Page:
Low pay, lack of resources: State report finds early childhood workforce in crisis

LANSING—Michigan’s early childhood workforce issues have reached crisis levels, according to a new report from the Michigan League for Public Policy, Kids Count in Michigan and Think Babies Michigan.

Due to poor compensation, little room for advancement, a lack of public resources and more, staffing shortages in the child care sector as well as in Michigan’s home visiting and Early On programs mean families are unable to find high-quality care for their children. The report, titled Confronting Michigan’s Early Childhood Workforce Crisis, points out these and other concerns.

“This is a crisis that is deep and that has become chronic,” said Monique Stanton, president and CEO of the Michigan League for Public Policy. “Early childhood is a crucial time—a time when children’s brains are developing faster than any other time in life—but our system doesn’t reflect that. The care and education of infants, toddlers and their families is often underprioritized, and the workers that provide care for these little Michiganders are woefully undercompensated. We know that early intervention and care equate to benefits not only for children and their families, but for the state economy as a whole. It’s past time for Michigan to address this problem.”

According to the report, several factors contribute to the crisis, but worker pay is among the biggest. Eight out of 10 child care centers identified wages as their main challenge in recruiting new workers, and home visiting programs reported that their biggest barriers to serving families include limited funding for staff.

“The low wages for early childhood workers are endemic,” said Ericka Taylor, executive director of early childhood at the Saginaw Intermediate School District. “For example, child care workers are among the lowest earners in Michigan, with a median wage of $11.13 per hour. Many of them rely on public assistance to make ends meet, and nearly one in five child care workers lives below the poverty line. The low wages are resulting in major staffing turnover, as high as 30%. Recruiting new staff with that level of pay is a huge challenge. As co-chair of the Think Babies Michigan workgroup, we are committed to putting recommendations into action, thereby improving the lives of our babies while also making sure those who work with them are adequately prepared and paid to do so.”

The report recommends that the state improve its data collection on the early childhood workforce, develop a strategy to improve the pay for workers and create a career pipeline that increases chances for training, credentialing and career advancement.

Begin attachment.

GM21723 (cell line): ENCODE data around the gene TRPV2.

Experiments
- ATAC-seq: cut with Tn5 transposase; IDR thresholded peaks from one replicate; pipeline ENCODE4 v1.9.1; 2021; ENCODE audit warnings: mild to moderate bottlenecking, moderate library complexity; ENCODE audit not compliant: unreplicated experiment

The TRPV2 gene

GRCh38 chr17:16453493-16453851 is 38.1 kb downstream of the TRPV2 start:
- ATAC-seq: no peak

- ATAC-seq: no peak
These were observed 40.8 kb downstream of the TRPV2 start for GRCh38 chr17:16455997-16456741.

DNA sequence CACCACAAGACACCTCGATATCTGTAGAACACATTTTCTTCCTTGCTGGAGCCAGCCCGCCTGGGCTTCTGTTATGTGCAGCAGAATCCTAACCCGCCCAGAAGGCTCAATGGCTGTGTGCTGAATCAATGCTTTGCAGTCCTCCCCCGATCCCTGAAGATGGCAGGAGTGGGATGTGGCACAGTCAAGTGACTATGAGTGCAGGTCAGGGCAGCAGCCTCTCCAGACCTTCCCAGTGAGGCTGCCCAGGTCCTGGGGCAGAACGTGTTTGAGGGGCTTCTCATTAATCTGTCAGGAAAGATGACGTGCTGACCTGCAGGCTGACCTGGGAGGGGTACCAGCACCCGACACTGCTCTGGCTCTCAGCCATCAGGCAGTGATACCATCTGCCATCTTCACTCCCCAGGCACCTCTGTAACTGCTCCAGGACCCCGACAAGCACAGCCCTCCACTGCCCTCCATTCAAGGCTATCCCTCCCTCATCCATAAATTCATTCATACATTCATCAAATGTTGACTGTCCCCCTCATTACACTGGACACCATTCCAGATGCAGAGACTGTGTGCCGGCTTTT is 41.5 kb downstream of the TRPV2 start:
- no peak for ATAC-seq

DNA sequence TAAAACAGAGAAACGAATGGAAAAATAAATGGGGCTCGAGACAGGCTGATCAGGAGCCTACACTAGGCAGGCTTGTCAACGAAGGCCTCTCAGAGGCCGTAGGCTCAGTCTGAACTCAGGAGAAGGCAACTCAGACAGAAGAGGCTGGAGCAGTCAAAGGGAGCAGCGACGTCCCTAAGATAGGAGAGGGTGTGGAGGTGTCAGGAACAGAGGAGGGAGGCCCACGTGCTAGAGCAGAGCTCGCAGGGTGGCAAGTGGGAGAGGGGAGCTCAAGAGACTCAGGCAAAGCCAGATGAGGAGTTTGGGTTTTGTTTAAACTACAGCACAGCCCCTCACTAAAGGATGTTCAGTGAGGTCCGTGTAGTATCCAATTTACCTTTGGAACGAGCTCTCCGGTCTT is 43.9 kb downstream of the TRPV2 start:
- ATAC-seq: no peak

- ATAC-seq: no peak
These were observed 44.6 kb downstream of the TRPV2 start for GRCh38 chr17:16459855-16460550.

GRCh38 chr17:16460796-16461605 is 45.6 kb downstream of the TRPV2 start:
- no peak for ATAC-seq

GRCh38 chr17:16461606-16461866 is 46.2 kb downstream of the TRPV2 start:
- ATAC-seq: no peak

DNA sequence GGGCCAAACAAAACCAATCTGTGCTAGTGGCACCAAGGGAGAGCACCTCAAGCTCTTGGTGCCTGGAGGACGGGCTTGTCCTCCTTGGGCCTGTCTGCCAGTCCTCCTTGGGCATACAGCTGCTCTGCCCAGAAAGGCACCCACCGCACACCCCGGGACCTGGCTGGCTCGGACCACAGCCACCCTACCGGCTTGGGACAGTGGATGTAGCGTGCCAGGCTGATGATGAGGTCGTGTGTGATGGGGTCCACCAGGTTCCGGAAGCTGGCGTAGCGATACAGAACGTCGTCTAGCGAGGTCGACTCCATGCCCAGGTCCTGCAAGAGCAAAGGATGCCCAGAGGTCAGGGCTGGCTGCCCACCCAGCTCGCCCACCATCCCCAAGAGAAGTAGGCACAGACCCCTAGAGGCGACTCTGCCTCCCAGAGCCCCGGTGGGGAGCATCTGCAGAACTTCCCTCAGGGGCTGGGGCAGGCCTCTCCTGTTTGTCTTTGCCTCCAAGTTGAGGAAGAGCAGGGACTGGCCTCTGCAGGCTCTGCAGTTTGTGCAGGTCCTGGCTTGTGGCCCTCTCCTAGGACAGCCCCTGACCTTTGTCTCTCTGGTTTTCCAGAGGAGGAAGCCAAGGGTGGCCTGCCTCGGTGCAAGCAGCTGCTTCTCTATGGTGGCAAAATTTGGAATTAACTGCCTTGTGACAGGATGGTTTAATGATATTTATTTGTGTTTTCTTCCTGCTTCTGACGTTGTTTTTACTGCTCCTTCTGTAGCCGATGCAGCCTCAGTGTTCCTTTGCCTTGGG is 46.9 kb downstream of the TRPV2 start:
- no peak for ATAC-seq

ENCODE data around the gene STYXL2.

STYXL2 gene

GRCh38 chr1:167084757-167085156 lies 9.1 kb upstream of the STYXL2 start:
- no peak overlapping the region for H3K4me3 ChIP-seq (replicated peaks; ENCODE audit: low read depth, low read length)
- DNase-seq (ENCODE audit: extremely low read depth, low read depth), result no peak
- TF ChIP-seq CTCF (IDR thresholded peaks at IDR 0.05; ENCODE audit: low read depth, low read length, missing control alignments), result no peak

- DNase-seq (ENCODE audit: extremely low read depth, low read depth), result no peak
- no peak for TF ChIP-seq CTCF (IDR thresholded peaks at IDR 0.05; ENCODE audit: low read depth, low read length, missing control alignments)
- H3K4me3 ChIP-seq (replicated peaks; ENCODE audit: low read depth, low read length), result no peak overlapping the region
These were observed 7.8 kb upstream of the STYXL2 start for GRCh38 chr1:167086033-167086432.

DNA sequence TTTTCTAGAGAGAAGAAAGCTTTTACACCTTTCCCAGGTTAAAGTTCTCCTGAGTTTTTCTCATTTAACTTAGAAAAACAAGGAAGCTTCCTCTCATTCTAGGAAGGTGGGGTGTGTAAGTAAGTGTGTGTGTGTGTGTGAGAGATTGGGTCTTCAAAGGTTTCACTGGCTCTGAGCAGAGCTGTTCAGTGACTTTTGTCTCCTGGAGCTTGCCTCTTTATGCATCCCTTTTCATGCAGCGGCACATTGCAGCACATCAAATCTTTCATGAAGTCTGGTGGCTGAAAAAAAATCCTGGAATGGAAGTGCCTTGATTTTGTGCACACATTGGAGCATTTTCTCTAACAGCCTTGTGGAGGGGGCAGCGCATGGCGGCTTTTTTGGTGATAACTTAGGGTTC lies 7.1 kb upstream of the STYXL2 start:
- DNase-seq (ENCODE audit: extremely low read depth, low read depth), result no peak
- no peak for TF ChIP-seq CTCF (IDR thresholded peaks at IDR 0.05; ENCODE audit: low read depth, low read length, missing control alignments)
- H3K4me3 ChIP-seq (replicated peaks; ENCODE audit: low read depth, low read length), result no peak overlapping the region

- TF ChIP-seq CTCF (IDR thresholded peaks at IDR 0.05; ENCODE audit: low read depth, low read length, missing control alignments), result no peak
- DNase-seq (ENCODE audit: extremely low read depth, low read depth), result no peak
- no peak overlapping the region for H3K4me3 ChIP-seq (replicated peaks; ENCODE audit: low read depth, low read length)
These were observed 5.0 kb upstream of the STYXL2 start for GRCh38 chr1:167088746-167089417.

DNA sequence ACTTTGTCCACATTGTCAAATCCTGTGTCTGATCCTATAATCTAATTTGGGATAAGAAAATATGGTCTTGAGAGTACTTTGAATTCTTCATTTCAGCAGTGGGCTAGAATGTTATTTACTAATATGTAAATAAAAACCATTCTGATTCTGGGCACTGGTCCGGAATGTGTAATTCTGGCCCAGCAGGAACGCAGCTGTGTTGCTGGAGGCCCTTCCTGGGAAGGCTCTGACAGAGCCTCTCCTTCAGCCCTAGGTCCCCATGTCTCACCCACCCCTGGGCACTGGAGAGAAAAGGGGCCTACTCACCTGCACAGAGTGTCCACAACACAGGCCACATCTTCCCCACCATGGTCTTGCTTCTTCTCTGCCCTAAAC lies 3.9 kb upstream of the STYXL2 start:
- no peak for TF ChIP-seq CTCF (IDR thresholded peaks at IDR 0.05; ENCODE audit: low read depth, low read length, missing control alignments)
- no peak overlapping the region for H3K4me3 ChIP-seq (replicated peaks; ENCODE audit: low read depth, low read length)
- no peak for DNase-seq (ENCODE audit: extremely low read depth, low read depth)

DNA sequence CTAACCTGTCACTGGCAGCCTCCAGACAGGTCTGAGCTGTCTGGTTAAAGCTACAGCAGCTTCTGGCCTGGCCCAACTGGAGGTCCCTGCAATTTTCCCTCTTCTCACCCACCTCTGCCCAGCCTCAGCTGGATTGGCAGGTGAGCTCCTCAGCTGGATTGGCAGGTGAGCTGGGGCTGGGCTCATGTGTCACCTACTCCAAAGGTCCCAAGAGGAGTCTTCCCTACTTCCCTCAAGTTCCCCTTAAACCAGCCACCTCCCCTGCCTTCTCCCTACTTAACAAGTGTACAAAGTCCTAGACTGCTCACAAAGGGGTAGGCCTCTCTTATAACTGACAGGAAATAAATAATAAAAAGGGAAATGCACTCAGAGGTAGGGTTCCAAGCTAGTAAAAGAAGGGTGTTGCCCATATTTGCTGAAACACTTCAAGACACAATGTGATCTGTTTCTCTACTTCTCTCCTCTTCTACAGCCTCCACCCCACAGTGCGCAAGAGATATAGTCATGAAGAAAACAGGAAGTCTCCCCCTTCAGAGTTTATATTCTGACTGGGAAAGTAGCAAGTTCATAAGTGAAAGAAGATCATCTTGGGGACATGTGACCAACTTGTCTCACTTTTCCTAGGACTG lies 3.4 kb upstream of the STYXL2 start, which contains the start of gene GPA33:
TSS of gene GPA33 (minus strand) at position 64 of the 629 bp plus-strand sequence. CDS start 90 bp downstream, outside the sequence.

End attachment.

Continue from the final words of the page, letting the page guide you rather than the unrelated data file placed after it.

“Altogether, what we’re seeing is a real lack of value for these workers who give so much to take care of Michigan’s youngest residents,” Stanton said. “From the low wages to the lack of advancement opportunities and public investments, an essential sector of Michigan’s workforce is being left behind.”

The report was created as part of the Think Babies Michigan Collaborative, which is funded by the Pritzker Early Childhood Fund, and builds on the work of the collaborative’s cross-sector workforce workgroup report.

The Michigan League for Public Policy, www.mlpp.org, is a nonprofit policy institute focused on opportunity for all. Its mission is to advance economic security, racial equity, health and well-being for all people in Michigan through policy change. It is the only state-level organization that addresses poverty in a comprehensive way.

The Kids Count in Michigan project, https://mlpp.org/kids-count/, is part of a broad national effort to improve conditions for children and their families. Funding for the project is provided by the Annie E. Casey Foundation, The Max M. and Marjorie S. Fisher Foundation, The Skillman Foundation, Steelcase Foundation, Michigan Education Association, American Federation of Teachers Michigan, Ruth Mott Foundation, Blue Cross Blue Shield of Michigan Foundation, United Way for Southeastern Michigan, DTE Energy Foundation, Ford Motor Company Fund and the Battle Creek Community Foundation. More state and local data are available at the Kids Count Data Center, www.datacenter.kidscount.org.

Think Babies Michigan, https://www.ecic4kids.org/policy-thinkbabiesmi/, is a prenatal-to-age-3 policy collaborative of nearly 1,900 parents, advocates and organizations across the state working to make Michigan a top state to have a baby and raise a child. The statewide initiative is supported by the Pritzker Children’s Initiative.

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